Integral problem question (energy and momentum)

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i got a sheet full of alot of questions on integrations and differentiations and got them all except for two of them. in both the questions i run into the same type of problem so if i get one then i can probably work out the other using the same method.
here's the question that's troubling me:

(i've worked out part a) but i cant seem to get out part b). )

a particle with mass 80g is acted on by a force which decreases uniformly with respect to displacement from 10N to zero over 2 metres.

a) calculate the maximum velocity of the particle, given v(0) = 0.

b) find the time for which the force becomes zero.


the part a) answer that i got was 9m/s.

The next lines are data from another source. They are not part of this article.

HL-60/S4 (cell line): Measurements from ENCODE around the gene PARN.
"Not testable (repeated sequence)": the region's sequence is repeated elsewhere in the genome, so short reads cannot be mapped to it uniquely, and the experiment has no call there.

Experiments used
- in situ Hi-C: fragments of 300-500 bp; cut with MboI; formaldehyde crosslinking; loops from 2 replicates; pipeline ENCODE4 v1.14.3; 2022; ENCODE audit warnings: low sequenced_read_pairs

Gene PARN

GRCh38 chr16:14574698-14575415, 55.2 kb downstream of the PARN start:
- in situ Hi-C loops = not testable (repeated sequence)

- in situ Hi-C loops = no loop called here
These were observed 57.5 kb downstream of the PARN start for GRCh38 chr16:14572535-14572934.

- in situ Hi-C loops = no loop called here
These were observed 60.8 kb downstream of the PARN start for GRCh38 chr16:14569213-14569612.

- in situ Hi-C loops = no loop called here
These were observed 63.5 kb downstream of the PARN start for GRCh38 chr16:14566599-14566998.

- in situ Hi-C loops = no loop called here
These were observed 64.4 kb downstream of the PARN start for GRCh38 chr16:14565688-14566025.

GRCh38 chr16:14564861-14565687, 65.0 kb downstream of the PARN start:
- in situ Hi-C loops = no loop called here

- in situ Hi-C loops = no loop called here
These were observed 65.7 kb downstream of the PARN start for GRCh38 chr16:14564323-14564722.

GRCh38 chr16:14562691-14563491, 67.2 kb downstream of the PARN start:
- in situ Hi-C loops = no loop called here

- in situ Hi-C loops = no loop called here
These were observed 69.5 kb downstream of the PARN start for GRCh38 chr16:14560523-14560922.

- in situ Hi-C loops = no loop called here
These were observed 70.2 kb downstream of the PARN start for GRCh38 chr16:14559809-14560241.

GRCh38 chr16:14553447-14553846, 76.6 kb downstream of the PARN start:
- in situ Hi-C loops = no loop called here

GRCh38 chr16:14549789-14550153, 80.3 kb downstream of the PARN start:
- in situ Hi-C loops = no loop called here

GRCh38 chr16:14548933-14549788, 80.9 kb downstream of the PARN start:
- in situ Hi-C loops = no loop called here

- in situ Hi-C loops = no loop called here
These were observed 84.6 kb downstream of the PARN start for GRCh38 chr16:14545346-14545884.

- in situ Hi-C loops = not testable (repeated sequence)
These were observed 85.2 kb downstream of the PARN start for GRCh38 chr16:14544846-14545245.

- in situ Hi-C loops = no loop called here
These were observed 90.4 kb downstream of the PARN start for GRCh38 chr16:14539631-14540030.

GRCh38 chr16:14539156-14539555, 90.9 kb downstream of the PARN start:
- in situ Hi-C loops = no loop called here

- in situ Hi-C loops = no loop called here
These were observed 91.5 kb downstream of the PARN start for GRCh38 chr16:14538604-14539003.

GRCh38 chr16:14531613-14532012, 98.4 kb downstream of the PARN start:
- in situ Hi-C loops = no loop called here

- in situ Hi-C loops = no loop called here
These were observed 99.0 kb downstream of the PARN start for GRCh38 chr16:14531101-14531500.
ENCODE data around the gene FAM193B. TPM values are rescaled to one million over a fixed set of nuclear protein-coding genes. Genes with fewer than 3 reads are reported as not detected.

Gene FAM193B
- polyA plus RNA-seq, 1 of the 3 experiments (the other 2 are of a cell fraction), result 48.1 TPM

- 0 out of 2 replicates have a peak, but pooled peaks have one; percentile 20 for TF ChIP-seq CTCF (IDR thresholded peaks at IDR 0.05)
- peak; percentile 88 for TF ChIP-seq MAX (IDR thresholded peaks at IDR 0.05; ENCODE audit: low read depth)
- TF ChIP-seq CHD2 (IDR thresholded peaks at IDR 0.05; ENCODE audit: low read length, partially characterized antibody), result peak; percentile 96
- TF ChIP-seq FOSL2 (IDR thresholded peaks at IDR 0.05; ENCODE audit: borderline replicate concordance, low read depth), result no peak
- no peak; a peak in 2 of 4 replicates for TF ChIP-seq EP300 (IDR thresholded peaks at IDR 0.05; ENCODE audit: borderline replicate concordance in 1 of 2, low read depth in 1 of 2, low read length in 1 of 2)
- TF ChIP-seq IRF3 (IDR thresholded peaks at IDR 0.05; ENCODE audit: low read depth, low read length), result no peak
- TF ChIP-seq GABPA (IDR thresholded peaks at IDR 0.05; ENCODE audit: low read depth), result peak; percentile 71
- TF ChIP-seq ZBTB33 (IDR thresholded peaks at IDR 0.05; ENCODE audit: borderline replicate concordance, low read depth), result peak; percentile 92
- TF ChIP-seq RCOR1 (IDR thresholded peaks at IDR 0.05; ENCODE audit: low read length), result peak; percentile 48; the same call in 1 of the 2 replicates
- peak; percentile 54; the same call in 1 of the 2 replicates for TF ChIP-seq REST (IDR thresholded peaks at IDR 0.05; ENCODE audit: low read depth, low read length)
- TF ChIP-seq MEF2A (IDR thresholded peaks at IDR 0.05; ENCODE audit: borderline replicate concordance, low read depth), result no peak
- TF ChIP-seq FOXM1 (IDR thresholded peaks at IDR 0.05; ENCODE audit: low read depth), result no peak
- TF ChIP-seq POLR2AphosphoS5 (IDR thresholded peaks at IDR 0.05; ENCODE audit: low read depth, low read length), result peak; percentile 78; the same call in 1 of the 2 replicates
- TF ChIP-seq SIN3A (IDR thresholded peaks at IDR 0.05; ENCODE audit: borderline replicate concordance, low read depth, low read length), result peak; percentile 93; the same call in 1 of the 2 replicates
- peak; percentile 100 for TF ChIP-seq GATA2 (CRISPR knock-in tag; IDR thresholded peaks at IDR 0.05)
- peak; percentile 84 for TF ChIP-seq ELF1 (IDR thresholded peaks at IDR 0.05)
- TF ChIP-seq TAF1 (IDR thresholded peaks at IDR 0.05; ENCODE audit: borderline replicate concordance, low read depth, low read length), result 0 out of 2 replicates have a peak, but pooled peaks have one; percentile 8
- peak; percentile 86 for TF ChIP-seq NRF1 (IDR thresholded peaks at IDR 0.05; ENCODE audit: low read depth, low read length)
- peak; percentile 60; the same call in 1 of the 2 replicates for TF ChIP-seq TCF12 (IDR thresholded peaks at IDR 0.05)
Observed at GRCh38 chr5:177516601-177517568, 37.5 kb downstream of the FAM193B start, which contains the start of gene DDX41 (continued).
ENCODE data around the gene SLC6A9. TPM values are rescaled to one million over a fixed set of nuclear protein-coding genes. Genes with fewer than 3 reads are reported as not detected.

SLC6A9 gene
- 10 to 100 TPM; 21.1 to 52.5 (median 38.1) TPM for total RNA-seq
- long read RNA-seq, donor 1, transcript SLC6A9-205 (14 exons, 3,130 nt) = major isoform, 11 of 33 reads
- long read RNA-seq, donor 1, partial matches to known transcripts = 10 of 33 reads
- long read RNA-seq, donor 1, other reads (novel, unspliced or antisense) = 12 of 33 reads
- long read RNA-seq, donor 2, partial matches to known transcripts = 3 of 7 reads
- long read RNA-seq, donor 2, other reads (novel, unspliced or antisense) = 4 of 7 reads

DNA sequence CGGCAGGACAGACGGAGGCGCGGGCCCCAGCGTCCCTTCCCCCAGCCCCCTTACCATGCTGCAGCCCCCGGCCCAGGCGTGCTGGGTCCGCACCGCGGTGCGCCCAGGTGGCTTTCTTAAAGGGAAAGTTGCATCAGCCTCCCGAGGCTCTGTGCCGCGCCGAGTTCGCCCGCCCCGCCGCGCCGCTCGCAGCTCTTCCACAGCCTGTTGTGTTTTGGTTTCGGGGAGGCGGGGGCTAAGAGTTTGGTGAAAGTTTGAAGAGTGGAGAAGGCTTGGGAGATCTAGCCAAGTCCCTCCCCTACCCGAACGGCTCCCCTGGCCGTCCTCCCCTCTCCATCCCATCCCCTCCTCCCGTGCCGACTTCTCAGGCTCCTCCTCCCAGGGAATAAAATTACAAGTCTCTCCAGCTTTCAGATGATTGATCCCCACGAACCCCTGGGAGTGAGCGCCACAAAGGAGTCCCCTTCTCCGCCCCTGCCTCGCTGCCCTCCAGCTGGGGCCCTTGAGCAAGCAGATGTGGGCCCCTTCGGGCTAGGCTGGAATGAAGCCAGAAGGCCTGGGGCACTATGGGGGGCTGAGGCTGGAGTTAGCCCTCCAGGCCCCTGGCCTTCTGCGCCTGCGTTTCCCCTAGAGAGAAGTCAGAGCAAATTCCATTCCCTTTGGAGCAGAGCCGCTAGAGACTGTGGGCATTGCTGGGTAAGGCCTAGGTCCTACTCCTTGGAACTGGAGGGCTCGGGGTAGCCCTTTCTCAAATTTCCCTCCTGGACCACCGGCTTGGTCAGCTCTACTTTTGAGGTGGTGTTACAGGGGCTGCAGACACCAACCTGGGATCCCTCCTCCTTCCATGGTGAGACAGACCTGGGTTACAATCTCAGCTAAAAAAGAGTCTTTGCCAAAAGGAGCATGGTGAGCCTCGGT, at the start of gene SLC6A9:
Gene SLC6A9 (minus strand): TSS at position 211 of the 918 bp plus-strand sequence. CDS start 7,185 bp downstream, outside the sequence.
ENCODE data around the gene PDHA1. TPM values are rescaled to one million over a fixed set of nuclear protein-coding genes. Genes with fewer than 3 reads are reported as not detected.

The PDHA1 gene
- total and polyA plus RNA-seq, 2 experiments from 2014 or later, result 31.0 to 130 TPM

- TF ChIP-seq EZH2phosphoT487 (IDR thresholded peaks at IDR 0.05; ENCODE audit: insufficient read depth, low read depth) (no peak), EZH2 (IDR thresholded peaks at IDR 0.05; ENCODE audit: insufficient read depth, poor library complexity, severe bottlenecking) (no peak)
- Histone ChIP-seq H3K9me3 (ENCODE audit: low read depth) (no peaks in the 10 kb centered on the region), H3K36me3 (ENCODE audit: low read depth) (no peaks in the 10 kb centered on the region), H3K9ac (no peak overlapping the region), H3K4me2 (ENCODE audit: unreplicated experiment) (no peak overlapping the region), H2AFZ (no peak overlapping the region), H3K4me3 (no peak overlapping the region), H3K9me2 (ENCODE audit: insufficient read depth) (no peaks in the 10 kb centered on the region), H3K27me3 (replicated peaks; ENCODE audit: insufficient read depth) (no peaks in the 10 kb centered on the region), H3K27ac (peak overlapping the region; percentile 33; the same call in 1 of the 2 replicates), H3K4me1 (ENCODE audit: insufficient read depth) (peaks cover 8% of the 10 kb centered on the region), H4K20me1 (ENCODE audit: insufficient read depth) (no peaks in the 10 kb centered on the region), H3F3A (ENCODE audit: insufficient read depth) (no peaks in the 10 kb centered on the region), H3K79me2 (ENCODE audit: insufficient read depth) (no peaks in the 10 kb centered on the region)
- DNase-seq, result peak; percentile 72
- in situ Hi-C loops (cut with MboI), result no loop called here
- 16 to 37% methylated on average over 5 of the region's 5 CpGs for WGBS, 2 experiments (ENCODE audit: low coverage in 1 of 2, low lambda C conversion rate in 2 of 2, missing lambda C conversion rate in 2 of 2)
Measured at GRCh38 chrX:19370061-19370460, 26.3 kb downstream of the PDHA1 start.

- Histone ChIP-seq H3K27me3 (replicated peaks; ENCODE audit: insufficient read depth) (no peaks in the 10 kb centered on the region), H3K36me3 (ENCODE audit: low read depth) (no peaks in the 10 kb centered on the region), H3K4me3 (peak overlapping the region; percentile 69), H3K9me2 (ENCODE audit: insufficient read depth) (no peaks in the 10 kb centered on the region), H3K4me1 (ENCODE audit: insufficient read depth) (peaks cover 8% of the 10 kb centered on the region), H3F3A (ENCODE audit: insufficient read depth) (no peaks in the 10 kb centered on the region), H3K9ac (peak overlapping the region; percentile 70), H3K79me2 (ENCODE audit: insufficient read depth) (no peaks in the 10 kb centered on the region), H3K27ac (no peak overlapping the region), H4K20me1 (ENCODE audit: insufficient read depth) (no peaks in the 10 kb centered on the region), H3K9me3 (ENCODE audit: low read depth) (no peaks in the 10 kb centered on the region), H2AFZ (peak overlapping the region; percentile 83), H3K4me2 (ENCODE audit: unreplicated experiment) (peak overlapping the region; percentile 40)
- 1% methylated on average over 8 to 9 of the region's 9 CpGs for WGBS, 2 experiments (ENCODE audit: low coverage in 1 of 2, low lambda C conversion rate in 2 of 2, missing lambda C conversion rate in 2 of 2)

for the part b) its like im missing some information but seeing as there's two questions like that on the sheet im guessing theres a method to do this. what i think i need is a function of the Force to x so that i can use
dx/dt = dx/dF * dF/dt.
but unless i have that infomation, right now im clueless on how to continue.


EDIT: i've done a little more on it but i ended up with the integral of
(-62.5x^2 + 250x)^(-1-2) dx ... but i dont know how to do this integration.

much appreciated if someone can show me how this is done.
thanks.
 
Last edited:

HallsofIvy

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" what i think i need is a function of the Force to x so that i can use
dx/dt = dx/dF * dF/dt."

But you are given that! F(x) is linear because "F decreases uniformly from 2 N to 0 over 2 meters".
Like any linear function, F can be written as F(x)= ax+ b and you know that
F(0)= 10, F(2)= 0.
 

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